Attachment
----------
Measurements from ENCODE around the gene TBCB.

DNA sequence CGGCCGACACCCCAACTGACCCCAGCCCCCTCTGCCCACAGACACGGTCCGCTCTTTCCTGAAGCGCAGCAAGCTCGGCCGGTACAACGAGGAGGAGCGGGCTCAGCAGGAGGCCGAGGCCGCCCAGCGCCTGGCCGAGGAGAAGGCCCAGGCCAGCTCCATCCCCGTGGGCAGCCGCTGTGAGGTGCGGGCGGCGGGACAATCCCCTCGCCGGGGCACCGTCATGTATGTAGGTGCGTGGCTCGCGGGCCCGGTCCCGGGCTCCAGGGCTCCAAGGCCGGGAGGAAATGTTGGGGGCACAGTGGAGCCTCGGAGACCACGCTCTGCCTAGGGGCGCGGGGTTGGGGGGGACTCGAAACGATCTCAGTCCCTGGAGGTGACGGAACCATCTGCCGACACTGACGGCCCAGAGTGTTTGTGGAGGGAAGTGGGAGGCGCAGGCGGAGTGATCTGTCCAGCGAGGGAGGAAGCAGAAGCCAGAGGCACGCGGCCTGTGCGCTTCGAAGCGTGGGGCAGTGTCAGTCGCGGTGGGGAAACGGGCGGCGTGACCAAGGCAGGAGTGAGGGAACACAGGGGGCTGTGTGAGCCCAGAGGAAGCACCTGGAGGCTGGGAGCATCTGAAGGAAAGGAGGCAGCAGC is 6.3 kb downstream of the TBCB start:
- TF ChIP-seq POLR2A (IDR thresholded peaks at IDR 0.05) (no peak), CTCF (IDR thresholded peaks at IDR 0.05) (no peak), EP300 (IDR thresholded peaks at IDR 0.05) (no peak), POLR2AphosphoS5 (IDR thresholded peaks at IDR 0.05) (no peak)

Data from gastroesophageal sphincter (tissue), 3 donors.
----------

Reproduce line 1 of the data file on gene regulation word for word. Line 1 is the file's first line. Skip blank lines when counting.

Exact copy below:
Measurements from ENCODE around the gene TBCB.